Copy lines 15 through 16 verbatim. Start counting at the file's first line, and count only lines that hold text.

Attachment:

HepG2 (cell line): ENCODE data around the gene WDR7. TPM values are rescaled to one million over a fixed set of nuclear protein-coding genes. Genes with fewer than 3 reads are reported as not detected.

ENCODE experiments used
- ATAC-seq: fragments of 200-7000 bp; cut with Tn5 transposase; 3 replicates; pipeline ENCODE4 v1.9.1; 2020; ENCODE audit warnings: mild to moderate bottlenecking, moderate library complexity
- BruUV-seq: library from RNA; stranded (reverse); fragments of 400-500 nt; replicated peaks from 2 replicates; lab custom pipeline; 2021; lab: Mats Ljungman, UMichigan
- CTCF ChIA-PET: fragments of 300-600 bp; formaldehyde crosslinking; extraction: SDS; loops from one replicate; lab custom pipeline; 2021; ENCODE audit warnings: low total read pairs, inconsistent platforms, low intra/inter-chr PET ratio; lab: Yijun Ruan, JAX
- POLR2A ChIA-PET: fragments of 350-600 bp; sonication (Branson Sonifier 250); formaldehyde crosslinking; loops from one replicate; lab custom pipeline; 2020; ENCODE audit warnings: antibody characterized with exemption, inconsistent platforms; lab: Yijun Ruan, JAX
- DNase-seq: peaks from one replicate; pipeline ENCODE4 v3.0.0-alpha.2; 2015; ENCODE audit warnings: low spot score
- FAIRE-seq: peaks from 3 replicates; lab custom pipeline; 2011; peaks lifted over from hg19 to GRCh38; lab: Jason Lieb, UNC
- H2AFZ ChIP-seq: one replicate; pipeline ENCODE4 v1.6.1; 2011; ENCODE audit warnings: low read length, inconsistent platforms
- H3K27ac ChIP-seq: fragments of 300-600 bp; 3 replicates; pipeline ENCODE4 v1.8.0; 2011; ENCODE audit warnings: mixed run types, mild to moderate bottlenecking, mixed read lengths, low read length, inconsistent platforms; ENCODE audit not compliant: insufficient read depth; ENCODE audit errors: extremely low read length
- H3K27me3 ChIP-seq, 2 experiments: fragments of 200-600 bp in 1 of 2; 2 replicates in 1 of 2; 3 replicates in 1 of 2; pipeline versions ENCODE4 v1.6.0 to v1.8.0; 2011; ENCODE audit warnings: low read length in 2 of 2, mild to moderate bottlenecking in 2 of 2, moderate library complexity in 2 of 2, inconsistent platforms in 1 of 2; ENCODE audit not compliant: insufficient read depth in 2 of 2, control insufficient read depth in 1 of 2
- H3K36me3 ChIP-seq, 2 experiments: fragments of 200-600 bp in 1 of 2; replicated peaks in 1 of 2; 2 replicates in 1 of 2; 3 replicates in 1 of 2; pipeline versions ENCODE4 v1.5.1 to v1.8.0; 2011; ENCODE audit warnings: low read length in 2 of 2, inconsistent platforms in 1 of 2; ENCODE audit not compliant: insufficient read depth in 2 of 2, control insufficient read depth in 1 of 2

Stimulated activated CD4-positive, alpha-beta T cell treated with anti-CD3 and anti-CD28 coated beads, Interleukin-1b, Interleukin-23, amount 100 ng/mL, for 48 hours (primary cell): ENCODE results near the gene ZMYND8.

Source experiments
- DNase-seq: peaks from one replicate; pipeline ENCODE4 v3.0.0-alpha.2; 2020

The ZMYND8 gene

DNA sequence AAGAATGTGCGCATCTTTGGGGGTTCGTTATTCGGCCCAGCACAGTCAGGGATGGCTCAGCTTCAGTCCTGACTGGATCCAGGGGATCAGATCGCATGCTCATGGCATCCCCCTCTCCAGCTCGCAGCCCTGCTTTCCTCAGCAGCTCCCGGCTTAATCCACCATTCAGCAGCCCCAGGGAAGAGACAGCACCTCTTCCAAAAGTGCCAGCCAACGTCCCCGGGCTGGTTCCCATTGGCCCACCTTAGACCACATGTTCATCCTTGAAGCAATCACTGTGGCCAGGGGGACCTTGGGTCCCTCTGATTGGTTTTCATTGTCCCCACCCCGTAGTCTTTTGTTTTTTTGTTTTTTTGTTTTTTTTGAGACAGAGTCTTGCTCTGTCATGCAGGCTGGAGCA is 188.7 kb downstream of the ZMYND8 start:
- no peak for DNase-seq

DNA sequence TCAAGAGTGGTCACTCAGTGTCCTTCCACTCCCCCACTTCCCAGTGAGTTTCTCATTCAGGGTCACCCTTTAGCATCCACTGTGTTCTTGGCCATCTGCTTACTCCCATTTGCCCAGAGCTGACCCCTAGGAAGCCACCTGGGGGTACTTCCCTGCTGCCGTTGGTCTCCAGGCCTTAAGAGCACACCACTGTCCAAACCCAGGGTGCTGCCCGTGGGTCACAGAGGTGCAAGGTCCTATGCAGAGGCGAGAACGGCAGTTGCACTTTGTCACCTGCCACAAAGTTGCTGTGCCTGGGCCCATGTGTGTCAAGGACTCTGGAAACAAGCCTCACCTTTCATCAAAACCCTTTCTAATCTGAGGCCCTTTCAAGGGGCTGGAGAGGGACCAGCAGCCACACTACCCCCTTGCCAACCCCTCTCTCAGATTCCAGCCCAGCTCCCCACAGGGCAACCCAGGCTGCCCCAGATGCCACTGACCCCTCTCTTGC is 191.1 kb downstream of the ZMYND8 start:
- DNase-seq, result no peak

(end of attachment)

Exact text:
- DNase-seq: peaks from one replicate; pipeline ENCODE4 v3.0.0-alpha.2; 2020

The ZMYND8 gene